The Irish Genealogical Research Society (IGRS) was established in 1936 to encourage and promote the study of Irish genealogy throughout Ireland and Britain and to build up a library of books and manuscripts of genealogical value to compensate for the destruction of the Irish public records in 1922. Worldwide, this library is the largest and most important collection of Irish genealogical material held in private hands. Since 1937 we have published an annual journal, The Irish Genealogist, and twice yearly we circulate our newsletter. The IGRS is widely recognised for making a unique scholarly contribution to the field of Irish genealogical studies over the past 75 years. It is a constituent member of the Council of Irish Genealogical Organisations (CIGO) to which almost all organisations involved in Irish genealogy belong.

The ‘Ireland Branch’ of the Society holds a number of events each year. Its Spring Lecture is held on an evening each March in the National Library of Ireland, centrally located in Dublin’s Kildare Street; the April and May lectures take place at the Gilbert Library, on Pearse Street. In April is the Annual General Meeting and lecture, in May is a full day of lectures and seminars and each June the Society invites the Irish Family History Society (IFHS) to join with it for the annual Summer Outing (a full day’s coach trip outside of Dublin). In turn, in August/September the invitation is returned when the IFHS invites the IGRS to join it for its Autumn Outing in the greater Dublin area. Finally, the IGRS annual (evening) Autumn Lecture takes place each October also at the National Library.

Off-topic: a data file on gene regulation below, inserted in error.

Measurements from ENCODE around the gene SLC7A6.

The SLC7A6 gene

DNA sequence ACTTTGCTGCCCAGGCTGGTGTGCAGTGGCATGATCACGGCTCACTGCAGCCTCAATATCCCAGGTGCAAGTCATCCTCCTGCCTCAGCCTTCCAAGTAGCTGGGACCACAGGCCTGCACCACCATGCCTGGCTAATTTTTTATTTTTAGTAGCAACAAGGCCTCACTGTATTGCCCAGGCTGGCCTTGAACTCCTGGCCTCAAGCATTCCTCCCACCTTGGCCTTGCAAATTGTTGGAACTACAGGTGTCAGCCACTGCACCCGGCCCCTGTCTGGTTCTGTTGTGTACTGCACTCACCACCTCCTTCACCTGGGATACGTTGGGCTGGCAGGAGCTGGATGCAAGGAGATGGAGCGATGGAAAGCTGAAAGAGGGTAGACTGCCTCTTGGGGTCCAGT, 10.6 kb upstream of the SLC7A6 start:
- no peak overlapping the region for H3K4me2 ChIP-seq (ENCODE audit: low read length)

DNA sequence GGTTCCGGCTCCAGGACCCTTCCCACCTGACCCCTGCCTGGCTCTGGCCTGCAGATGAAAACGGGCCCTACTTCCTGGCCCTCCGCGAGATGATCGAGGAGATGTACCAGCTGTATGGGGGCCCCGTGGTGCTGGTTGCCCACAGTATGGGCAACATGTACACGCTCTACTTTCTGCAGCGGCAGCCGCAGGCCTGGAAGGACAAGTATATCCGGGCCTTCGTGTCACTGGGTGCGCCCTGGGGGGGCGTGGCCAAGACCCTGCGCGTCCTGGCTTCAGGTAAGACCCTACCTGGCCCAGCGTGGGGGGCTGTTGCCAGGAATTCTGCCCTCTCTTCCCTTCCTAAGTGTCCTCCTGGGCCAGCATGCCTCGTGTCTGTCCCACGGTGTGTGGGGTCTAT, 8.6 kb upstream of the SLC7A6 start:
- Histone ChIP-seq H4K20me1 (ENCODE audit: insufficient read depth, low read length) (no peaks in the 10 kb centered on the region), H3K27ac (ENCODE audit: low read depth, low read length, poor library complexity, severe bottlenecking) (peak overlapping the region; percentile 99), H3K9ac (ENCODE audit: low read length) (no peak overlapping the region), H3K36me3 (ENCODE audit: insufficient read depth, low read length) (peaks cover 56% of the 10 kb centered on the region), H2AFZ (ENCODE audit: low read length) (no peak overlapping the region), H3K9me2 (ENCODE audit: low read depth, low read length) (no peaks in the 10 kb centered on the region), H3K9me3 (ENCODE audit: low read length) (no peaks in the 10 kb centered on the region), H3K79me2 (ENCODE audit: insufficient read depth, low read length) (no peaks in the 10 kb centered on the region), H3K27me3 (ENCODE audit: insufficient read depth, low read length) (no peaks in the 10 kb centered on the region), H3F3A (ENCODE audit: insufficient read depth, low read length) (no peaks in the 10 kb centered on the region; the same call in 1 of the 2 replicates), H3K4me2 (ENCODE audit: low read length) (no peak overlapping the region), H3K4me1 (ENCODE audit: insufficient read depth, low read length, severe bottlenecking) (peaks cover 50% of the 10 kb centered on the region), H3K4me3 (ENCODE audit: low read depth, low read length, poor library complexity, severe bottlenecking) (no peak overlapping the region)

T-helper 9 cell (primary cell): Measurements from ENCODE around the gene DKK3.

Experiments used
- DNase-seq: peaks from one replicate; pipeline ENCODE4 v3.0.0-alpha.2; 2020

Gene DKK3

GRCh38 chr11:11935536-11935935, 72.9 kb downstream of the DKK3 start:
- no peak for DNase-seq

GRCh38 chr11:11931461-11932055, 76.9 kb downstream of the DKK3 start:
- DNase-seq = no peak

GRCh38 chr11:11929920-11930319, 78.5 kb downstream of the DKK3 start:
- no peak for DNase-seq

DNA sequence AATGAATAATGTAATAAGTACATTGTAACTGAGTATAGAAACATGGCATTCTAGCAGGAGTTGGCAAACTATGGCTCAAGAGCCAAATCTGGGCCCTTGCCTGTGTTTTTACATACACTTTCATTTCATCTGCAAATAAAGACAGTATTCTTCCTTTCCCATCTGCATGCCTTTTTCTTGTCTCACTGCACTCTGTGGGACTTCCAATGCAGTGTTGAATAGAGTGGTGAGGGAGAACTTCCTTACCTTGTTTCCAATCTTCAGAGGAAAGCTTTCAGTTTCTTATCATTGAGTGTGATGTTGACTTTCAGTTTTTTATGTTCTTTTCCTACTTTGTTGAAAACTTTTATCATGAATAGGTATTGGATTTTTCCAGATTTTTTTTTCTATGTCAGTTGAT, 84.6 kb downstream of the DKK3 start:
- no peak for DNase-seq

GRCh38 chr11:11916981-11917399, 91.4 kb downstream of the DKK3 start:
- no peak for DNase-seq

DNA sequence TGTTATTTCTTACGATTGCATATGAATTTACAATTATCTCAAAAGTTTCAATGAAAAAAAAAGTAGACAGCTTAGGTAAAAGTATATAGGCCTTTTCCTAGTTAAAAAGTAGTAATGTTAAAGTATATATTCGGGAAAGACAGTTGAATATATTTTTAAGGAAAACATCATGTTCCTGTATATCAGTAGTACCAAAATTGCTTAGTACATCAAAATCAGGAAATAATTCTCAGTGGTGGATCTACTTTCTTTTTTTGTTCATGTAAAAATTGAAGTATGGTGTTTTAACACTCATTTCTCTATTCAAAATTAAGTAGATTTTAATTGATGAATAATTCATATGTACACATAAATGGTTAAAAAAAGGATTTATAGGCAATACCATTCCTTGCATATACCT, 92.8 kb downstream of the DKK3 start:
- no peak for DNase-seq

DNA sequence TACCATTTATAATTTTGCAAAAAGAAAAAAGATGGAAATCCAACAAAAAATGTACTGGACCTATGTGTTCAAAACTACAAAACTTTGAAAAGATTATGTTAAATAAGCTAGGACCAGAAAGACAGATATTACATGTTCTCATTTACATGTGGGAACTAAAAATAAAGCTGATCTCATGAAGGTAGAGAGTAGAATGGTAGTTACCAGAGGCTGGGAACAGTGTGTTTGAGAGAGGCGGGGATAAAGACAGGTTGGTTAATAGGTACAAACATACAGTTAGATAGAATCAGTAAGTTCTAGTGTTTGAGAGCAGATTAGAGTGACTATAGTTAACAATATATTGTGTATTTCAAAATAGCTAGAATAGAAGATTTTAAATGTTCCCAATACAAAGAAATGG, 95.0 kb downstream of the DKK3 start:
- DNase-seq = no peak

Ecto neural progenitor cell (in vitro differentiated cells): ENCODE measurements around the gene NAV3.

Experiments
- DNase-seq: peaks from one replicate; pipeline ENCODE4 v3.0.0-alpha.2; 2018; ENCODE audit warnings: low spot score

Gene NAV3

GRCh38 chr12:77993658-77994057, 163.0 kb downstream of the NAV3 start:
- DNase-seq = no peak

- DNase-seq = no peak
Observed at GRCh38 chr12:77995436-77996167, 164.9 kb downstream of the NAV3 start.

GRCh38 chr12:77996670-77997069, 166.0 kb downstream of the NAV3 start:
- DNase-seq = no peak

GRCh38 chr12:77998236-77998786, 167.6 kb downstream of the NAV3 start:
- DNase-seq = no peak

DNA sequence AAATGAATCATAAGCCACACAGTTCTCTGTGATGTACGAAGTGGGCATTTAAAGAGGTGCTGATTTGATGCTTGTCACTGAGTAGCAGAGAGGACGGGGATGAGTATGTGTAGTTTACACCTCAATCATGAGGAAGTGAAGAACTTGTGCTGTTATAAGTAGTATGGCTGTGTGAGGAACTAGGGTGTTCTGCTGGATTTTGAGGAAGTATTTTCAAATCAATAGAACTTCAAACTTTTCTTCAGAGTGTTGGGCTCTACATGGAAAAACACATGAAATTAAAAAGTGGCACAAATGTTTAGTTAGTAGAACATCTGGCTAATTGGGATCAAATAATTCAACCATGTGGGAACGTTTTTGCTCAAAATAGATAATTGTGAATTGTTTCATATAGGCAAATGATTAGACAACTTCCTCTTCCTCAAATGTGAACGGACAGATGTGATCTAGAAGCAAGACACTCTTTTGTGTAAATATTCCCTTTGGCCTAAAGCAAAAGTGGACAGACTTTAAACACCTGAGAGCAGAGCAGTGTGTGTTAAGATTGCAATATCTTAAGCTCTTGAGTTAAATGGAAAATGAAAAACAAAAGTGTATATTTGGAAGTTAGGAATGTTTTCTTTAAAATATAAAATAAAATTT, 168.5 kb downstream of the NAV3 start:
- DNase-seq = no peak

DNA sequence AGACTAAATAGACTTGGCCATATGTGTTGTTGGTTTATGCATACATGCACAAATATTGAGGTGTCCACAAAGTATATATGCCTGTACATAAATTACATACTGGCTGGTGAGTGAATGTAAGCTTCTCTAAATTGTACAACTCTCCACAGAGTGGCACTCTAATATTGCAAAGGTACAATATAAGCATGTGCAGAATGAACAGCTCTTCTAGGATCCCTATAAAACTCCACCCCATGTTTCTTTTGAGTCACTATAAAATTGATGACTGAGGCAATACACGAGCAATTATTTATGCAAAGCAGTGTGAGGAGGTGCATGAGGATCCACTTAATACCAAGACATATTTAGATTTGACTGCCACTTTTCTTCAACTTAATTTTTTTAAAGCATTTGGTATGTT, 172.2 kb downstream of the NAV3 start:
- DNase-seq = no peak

Friday, December 17, 2010

Irish Genealogy Course Launch in January 2011 - Register Today!

Irish Genealogy Course Launch in January 2011
Register Today!

Would you like to start the New Year by engaging in a practical course on how to trace your Irish ancestors? A weekend course in genealogy will be offered at the Genealogical Society of Ireland’s Library and Archive, ‘An Doanchartlann’, Carlisle Pier, Dún Laoghaire, starting from Saturday, 22 January 2011. Class duration is 2.5 hours and each programme will run for eight weeks.

The aim of the course is to provide an introduction to the theory and practice of genealogy and family history research. Genealogy and family history research can be done as a one off project or as a lifetime hobby.